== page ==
Chase Windebank. (Courtesy ADF)

Study hall isn’t thought of as a holy place. Students might gossip, text, sleep — or, if moved, actually do schoolwork. In such environs, Jesus Christ is not typically invoked.

But one student at Pine Creek High School in Colorado Springs took a different view. Chase Windebank, a self-identified “non-denominational Christian,” thought he could use “seminar” — Pine Creek’s version of study hall — to hold a prayer meeting.

“Freshman year, me and some friends decided to use seminar, instead of talking and texting, to pray,” Windebank told The Washington Post. “Talking about stuff that matters to us and God and stuff.”

For a few years, that was okay with Pine Creek. Windebank’s meetings, eventually attended by up to 90 people, were held in a part of the building that didn’t disturb less liturgically inclined teens. They prayed together. They sang worship songs.

Then last fall, when Windebank was a senior, the administration took exception. School officials said prayer meetings could only take place “before 7:45 a.m. when classes begin, and after 2:45 p.m., when classes end.” Seminar as seminary was out. The seminar period, the school said in a letter to Windebank’s lawyers, was “instructional time,” not a time for “non-curricular” clubs.

Supreme Court rulings over the years have generally barred public school sponsored prayer as an “establishment of religion” prohibited by the First Amendment, though not voluntary religious activities by students. But the school district, in its letter, did not get into any First Amendment issues, other than to say it was not violating Windebank’s constitutional rights.

Windebank complained. Eventually, with the help of the religious Alliance Defending Freedom (ADF), he sued, claiming the school was indeed violating his constitutional rights by excluding prayers from an “open time” for students during which they can otherwise “express themselves.”

Now, Pine Creek has sidestepped the lawsuit. It has eliminated its seminar period entirely — for academic reasons, officials say, having nothing to do with Windebank and his lawsuit.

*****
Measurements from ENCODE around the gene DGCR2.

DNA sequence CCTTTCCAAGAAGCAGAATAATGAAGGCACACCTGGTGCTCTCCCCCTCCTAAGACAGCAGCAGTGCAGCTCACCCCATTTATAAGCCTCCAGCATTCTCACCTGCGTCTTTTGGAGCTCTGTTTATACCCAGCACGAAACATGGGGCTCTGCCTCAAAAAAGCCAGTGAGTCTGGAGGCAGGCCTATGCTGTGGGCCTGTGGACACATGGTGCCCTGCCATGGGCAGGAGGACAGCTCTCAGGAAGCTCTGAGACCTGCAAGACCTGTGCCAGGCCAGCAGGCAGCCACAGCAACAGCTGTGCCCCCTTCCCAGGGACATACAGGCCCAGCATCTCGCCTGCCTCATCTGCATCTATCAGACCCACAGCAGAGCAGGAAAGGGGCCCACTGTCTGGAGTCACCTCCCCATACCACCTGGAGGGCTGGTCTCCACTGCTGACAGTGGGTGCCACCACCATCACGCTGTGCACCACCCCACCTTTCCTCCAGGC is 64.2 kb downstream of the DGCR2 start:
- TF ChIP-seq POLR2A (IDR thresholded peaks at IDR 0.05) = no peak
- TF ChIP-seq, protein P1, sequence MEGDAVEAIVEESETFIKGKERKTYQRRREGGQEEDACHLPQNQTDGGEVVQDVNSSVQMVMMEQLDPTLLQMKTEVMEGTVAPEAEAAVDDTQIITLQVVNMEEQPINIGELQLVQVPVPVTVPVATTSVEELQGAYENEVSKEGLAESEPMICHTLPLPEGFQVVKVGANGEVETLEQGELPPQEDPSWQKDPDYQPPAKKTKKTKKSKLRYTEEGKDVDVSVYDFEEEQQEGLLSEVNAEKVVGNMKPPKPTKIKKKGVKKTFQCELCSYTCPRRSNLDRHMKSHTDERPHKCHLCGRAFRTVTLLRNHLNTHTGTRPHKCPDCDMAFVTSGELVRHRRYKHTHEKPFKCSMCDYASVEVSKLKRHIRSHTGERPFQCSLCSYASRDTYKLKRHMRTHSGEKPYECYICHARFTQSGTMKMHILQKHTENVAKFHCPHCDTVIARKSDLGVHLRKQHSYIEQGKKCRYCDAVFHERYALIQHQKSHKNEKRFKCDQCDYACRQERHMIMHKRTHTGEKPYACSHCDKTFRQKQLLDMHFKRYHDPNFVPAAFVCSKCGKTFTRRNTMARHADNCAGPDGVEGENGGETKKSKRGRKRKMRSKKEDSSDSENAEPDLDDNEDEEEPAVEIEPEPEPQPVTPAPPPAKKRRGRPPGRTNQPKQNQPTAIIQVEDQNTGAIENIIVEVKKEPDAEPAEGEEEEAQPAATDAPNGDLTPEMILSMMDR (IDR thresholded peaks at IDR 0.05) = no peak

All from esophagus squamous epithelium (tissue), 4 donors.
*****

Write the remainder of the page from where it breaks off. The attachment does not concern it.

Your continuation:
Windebank claims he struck a blow for the First Amendment, saying the school backed down and will now allow prayer at lunch.

“I’m actually quite excited that I was able to take this stand and be able to make a victory for free speech in public schools,” he said. “Not just for me because I filed this lawsuit. For those after me as well, being able to express what they believe.”

The school district claims it has agreed to nothing. Though Pine Creek’s counsel said they were confident about the case, they agreed to a dismissal when Windebank “voluntarily abandoned” his claim, they said.

No other terms were agreed to, no money was paid, and no policies were changed,” Robert J. Zavaglia Jr., an attorney for the school district, wrote in an e-mail.

Zavaglia said the decision to end seminar had nothing to do with Windebank and the ADF, who he said are just grandstanding — especially in their claim that, somehow, the suit led Pine Creek to allow prayer during lunch. The school always permitted prayer at lunch, according to Zavaglia.

“Pine Creek High School has never had, and does not have, a policy in place which restricts students’ rights to associate at lunch, and by extension to meet with others and discuss faith, pray, or talk about the news of the day from a Christian perspective,” he wrote. “As such, no nonexistent policy was revised to achieve the suit’s abandonment.”

He added: “The real dispute of this case was an ill-advised argument to lump a credited, student/teacher contact hour into ‘open time’ like lunch as the basis for seeking special treatment of an informal student group.”

“From day one, this case has been focused on the District’s decision to not only prevent Chase and the other students from praying together,” Matt Sharp of the ADF wrote in an e-mail, “but also the District’s position that students cannot gather for prayer at any time during the school day.”

Sharp called the school’s decision to end the program that led to a lawsuit “suspicious,” particularly since Windebank just graduated.

“Sadly, rather than allow Chase and the other students to pray during Seminar time, the District chose to cancel Seminar for this coming school year,” Sharp wrote. “We think this was an ill-advised decision that strips all students of an important time to build community and engage in discussion on a variety of topics — including religion and prayer. But it is within the prerogative of the District to make that disappointing choice.”

Having stirred up this hornet’s nest, Windebank, 19, now leaves Pine Creek behind. He will travel to South Africa in the fall to do missionary work — then head to Liberty University in Lynchburg, Va.

“Our whole heart is to pray together and encourage one another and openly share our beliefs,” he said.